BLADE: You were such a perennial favorite back in the day in the best rock female category. Were you pissed when they eliminated it?
ETHERIDGE: It’s sad because I felt like the criteria they were using to judge what is female rock, they just really dropped the ball. I still think there are some amazing musicians that could be considered, you know, rock, but it feels like we’re having a hard time even defining what rock and roll is now anyway. There’s a whole bunch of strong women out there playing, rocking, you know, playing guitar, being excellent musicians and songwriters. If you can’t call it best rock female, OK, call it something else.
BLADE: I remember so vividly when you were on the Grammys in 2005, in the midst of chemo, when you sang “Piece of My Heart.” I remember you saying you were wondering how people would react to seeing you bald. Having been through that, any thoughts on the Will/Jada Oscars situation since her baldness, too, was due to a medical condition?
ETHERIDGE: You know, it’s funny, I did feel a little remembrance of (thinking), “I just hope people don’t make fun of me.” That was kind of the first thing because to go out there bald, that was so different for me as an artist whose hair had kind of defined her. I was thinking, “How am I gonna rock without my hair?” I thought people might make fun of me, but I got over that. I just thought, “Well, if somebody makes fun of me, that just makes them look bad.” So I just walked through it. And you know, it’s hard to draw the line between what’s funny and what’s painful and how to look at something. I feel for all parties involved.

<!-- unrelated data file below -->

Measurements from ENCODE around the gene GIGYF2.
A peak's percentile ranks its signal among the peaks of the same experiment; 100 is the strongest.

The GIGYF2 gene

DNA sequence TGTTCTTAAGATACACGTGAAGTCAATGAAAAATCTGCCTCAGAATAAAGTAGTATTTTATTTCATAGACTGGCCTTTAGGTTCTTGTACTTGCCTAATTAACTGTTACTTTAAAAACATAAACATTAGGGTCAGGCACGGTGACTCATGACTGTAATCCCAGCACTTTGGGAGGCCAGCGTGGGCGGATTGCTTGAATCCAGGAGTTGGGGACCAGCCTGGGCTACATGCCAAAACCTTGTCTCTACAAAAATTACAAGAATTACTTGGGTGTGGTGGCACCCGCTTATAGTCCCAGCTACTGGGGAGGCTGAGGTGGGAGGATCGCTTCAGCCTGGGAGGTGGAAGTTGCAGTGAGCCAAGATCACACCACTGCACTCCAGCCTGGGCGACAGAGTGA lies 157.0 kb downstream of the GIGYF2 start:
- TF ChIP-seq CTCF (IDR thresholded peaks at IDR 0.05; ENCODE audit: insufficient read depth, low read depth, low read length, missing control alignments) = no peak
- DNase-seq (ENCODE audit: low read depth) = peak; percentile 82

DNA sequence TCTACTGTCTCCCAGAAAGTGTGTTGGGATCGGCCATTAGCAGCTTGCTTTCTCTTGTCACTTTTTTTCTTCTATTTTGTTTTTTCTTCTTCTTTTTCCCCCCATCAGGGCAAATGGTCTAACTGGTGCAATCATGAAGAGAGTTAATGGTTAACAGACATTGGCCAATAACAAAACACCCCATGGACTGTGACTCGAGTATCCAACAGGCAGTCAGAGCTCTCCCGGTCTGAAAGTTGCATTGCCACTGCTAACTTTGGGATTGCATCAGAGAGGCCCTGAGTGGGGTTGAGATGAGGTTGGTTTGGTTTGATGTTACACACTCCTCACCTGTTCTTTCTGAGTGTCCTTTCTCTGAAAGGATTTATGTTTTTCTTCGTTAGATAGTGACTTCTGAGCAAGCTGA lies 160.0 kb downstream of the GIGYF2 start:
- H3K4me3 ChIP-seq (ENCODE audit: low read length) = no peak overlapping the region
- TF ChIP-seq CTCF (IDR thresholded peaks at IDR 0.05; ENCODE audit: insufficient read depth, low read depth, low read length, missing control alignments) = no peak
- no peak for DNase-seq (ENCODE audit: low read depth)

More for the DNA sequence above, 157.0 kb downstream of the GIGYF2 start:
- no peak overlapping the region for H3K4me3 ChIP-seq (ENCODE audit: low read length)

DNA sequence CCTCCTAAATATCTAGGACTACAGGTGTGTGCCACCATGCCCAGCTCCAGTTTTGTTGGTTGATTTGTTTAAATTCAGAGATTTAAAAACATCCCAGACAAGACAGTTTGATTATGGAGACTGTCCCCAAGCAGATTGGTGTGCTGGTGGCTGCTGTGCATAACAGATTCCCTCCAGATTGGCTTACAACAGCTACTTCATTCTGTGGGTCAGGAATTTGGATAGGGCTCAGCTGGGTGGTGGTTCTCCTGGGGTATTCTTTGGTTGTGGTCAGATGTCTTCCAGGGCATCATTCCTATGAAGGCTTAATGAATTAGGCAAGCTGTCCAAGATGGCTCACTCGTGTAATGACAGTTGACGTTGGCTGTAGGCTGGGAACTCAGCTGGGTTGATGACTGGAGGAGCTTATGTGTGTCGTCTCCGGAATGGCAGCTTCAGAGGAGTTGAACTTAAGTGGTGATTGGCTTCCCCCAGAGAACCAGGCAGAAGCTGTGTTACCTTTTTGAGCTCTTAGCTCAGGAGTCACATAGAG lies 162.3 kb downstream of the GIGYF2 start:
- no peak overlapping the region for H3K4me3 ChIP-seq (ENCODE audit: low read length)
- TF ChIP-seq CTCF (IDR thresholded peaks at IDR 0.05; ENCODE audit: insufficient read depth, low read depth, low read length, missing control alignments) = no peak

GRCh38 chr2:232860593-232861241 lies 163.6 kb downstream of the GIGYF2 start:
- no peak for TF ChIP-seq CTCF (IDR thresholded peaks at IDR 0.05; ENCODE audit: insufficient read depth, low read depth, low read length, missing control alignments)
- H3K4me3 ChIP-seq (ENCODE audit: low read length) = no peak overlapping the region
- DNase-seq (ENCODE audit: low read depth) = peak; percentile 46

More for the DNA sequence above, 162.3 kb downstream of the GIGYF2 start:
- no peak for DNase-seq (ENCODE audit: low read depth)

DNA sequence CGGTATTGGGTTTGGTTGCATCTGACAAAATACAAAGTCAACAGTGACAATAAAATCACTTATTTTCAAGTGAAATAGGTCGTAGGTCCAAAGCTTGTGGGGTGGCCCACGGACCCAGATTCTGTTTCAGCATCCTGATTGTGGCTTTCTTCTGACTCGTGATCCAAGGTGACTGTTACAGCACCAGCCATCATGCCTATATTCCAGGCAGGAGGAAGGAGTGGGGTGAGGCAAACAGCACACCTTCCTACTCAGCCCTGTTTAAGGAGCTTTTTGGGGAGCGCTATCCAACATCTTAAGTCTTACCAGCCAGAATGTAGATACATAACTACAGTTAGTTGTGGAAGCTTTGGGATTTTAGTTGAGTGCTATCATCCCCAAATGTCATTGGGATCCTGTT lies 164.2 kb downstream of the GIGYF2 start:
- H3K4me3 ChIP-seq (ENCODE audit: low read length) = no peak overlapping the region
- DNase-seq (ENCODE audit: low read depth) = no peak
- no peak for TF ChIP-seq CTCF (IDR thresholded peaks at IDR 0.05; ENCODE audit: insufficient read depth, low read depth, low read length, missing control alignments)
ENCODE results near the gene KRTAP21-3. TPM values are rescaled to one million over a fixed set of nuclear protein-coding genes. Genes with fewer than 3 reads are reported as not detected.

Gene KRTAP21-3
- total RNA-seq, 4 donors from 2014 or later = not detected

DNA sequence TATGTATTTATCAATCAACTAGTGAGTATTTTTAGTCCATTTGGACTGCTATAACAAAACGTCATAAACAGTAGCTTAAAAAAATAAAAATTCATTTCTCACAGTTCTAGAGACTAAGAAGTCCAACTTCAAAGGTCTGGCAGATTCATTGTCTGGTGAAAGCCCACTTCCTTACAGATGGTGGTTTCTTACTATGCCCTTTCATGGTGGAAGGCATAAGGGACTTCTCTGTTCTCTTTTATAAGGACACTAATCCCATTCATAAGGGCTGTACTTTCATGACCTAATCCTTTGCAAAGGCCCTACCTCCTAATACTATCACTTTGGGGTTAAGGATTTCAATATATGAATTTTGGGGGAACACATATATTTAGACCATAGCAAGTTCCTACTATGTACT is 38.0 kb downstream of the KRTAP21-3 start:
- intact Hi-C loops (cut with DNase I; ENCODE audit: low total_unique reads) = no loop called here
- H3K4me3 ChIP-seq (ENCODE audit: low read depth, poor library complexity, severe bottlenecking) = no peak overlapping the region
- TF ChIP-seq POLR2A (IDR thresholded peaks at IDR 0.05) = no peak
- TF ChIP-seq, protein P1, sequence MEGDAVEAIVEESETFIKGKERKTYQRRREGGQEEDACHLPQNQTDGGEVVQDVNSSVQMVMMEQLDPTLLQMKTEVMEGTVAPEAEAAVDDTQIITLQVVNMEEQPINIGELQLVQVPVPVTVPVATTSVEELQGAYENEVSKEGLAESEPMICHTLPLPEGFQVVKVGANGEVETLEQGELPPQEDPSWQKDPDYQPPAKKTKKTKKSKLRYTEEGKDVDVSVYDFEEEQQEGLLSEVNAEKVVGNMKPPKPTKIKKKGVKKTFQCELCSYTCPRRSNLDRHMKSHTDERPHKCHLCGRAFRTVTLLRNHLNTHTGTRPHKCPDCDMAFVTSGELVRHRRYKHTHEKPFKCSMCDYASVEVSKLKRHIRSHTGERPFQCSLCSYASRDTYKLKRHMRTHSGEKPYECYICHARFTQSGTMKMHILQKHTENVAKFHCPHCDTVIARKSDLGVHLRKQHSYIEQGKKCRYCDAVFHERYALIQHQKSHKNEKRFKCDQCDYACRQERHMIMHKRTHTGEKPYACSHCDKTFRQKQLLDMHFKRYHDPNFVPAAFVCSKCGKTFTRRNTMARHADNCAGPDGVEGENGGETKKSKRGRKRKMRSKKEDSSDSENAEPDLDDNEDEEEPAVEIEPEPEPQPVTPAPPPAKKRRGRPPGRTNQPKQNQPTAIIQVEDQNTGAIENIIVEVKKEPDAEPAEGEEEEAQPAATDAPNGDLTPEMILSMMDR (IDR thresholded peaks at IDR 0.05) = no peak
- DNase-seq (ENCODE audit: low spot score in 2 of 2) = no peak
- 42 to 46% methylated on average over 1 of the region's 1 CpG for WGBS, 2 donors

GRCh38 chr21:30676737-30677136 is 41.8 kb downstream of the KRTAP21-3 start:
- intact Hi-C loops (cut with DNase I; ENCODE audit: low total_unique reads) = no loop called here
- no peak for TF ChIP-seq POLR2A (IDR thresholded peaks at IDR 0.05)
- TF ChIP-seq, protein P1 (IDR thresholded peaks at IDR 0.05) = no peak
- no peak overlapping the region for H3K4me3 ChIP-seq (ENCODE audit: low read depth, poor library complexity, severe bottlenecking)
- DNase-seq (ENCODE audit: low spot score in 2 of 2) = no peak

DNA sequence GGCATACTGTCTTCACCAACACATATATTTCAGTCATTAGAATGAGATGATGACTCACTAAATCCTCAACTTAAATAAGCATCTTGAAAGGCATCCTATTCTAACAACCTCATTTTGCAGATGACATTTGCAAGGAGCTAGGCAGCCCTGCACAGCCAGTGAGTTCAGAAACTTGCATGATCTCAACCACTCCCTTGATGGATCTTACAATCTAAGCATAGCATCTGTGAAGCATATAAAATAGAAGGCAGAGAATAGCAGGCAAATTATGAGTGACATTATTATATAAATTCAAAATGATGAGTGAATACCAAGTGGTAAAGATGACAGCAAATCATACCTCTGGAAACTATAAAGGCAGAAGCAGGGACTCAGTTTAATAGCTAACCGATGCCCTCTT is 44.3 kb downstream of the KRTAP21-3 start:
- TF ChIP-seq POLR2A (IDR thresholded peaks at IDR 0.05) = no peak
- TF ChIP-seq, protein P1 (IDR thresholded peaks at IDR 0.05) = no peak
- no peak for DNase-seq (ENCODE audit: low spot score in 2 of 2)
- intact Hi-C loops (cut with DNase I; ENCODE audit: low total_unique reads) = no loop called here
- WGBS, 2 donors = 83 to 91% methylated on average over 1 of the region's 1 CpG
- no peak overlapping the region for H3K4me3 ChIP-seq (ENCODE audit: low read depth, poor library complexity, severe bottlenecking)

BLADE: When you go on these cruises, do fans give you some space or do they swarm around the minute you walk out? Is it even enjoyable for you?
ETHERIDGE: Yeah, it is. You know, we did our last one, now we’re doing Etheridge Island, we now have a destination in Mexico, outside of Cancun, it’s just this island that we’re going to that is really fantastic. But I do I make myself available, I don’t run away. When I have to be somewhere, I have a great company we work with called Sixthman that knows how to get me from point A to point B without being bogged down. But I do my make myself available. Everyone gets a picture with me. It’s my work, but I love it. I try to make myself available but also have some time just for myself too.
BLADE: You Tweeted a few nights ago about having a tight curfew of just 90 minutes at a casino but then it worked out and you got to do a full set. Why are the curfews so tight at casinos?
ETHERIDGE: Why do you think? They want people at the tables. Like for tonight, we we settled on 100 minutes. They’re giving me 10 extra minutes. I don’t like it, but in some areas, the only really good venue is a casino, so if you want to reach your folks there, you kind of have to meet them half way.
BLADE: Yeah, but it seems like in concert halls, the curfews can sometimes be really tight too. Even Madonna got her lights shut off a couple years ago. Of course, she’s notoriously late, but why are they so strict with these things nowadays?